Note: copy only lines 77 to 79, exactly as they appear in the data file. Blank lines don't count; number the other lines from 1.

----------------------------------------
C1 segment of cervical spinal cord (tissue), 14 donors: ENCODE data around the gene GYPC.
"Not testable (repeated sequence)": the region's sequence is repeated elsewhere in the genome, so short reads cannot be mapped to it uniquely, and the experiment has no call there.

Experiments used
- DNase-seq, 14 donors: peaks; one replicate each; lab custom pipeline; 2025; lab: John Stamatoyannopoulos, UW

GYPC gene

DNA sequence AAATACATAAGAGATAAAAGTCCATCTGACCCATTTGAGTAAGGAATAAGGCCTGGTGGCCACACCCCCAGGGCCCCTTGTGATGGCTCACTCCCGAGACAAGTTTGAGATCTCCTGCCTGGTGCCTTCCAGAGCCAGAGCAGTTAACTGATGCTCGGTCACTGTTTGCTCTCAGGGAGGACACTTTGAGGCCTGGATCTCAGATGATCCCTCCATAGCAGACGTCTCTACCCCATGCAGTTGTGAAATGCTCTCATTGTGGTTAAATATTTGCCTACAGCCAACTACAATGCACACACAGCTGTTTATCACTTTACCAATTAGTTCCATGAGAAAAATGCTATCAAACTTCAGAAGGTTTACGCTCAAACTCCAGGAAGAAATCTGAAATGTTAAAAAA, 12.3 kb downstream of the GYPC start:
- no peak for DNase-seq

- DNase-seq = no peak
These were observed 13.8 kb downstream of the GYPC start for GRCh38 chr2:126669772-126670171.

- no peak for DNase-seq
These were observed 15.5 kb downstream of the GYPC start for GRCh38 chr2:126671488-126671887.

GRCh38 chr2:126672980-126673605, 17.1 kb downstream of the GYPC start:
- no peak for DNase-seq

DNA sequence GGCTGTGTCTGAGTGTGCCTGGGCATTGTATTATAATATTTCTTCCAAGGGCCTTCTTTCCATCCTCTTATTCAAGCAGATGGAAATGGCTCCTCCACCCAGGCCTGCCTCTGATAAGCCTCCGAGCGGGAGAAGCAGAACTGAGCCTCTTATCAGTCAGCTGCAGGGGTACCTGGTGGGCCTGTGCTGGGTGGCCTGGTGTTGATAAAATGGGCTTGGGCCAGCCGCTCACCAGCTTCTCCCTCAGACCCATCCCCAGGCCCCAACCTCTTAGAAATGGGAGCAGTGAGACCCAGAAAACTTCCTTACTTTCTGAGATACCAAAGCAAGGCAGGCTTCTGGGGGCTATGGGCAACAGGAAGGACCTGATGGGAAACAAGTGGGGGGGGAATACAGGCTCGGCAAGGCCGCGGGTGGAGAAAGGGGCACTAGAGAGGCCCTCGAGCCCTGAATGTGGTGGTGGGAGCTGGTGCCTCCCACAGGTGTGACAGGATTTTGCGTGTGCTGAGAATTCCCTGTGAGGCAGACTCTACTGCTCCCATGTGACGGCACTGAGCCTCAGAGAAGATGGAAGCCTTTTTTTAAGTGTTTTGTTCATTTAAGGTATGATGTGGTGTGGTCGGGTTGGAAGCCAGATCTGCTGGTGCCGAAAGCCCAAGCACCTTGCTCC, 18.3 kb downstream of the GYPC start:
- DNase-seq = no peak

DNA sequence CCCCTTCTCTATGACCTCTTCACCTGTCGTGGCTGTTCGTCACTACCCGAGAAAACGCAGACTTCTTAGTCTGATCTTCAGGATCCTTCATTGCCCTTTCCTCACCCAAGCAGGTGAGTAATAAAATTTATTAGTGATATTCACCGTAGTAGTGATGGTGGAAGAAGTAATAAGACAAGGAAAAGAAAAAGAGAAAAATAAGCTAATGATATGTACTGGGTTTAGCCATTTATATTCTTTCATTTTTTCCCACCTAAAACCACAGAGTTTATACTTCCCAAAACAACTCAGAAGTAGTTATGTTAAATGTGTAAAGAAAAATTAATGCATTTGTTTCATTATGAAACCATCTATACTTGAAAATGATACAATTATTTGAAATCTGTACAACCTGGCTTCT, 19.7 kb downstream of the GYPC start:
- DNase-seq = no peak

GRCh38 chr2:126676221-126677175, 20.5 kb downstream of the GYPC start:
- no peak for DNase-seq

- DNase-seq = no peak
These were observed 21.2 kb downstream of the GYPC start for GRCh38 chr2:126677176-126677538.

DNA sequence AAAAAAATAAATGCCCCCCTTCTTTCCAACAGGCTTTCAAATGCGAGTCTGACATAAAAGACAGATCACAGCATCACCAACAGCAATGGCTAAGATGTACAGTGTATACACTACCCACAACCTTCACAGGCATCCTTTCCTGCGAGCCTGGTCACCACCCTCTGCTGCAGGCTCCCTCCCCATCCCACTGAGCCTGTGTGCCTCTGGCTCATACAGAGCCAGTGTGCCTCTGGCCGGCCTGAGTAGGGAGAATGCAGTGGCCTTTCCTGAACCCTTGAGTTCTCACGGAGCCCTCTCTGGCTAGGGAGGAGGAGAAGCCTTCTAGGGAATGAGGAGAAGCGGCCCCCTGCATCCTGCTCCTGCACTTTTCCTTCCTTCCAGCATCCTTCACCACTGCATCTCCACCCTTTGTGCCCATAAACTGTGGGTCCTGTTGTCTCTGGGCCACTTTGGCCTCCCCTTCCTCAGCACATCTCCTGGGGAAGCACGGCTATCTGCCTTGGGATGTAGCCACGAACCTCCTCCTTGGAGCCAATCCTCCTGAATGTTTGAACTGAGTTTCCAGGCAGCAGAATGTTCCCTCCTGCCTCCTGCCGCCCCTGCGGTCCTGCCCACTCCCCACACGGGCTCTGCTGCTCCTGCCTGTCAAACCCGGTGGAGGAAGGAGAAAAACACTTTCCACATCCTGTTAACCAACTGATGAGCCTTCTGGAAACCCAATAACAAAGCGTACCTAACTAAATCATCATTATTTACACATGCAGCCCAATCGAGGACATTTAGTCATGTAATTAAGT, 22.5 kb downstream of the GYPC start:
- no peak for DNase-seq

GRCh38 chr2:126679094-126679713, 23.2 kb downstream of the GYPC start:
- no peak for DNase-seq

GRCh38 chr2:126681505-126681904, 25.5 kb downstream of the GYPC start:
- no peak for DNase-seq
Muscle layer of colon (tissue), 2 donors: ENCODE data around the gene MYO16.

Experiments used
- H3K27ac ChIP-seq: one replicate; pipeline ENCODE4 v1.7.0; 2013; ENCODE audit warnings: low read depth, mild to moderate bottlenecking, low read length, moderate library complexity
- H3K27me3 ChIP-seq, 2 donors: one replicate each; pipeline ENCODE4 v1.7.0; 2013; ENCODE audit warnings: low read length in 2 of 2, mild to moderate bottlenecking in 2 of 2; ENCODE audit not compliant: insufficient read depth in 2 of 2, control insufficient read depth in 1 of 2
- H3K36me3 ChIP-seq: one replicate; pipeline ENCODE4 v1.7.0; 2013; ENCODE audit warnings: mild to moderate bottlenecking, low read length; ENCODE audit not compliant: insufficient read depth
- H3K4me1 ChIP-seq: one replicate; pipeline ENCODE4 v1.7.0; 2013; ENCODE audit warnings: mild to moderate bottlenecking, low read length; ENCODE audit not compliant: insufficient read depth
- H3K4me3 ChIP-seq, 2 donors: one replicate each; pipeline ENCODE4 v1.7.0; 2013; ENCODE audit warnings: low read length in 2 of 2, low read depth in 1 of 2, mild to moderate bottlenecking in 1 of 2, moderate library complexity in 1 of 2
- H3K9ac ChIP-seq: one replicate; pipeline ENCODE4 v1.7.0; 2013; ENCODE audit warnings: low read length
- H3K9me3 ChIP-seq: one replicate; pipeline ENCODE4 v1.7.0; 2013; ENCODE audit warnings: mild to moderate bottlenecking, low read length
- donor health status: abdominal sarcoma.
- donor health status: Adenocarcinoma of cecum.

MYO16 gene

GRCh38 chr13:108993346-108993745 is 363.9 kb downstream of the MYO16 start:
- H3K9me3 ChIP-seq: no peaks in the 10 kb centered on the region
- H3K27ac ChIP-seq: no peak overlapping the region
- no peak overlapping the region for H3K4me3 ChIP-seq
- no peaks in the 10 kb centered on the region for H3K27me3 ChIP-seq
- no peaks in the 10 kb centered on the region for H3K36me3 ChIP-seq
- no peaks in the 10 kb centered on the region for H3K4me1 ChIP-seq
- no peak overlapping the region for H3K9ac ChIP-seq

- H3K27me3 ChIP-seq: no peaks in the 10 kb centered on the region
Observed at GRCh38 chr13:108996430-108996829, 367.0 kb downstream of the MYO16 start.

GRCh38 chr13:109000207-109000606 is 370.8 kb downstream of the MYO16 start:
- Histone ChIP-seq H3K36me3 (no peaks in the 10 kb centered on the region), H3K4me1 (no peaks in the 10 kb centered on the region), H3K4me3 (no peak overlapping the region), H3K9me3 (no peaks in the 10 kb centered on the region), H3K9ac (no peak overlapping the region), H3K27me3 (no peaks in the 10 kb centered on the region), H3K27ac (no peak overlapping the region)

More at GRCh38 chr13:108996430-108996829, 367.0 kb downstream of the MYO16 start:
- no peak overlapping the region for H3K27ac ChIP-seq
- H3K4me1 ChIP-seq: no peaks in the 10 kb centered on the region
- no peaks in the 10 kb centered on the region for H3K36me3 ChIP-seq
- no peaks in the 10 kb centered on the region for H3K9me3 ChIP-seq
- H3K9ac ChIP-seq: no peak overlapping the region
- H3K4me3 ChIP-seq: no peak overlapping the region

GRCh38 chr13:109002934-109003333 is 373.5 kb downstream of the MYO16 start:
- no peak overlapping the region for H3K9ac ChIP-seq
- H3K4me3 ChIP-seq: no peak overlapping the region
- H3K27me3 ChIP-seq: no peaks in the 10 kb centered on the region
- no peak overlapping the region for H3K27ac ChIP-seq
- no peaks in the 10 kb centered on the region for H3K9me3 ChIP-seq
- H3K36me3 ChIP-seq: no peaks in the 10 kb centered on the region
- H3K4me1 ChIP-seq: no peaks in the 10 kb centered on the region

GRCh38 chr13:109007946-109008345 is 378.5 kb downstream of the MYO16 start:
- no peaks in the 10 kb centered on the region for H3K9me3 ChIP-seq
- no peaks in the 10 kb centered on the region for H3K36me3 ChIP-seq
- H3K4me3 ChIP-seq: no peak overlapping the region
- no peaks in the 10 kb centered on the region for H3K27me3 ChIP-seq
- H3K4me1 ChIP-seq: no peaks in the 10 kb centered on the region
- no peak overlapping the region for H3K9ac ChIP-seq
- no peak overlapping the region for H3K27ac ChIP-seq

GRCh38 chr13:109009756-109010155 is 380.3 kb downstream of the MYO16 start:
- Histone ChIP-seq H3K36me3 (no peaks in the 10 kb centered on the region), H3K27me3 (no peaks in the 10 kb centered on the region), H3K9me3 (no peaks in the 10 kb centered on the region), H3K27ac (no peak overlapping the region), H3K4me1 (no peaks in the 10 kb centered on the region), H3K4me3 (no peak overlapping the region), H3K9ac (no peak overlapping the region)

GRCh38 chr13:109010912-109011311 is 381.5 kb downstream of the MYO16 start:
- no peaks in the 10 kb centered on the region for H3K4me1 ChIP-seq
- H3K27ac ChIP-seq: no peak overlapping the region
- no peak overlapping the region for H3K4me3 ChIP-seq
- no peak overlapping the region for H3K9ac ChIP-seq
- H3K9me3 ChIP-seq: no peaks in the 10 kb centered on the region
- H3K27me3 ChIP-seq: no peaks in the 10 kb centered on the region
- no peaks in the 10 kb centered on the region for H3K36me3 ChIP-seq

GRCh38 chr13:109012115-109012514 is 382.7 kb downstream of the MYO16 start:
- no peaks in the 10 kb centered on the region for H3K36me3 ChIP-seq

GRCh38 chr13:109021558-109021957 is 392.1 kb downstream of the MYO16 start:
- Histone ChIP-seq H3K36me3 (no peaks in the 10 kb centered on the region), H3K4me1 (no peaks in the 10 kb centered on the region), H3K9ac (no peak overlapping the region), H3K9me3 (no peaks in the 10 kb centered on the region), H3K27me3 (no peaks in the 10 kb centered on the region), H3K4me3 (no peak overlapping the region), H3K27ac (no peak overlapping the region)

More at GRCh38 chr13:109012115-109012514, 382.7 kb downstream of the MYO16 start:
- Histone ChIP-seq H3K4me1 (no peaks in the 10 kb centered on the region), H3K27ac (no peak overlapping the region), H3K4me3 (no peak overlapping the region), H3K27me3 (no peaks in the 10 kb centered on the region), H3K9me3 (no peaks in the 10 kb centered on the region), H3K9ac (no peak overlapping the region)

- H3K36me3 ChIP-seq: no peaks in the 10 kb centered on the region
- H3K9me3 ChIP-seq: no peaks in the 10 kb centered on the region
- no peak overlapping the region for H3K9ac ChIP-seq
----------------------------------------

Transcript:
GRCh38 chr13:109010912-109011311 is 381.5 kb downstream of the MYO16 start:
- no peaks in the 10 kb centered on the region for H3K4me1 ChIP-seq
- H3K27ac ChIP-seq: no peak overlapping the region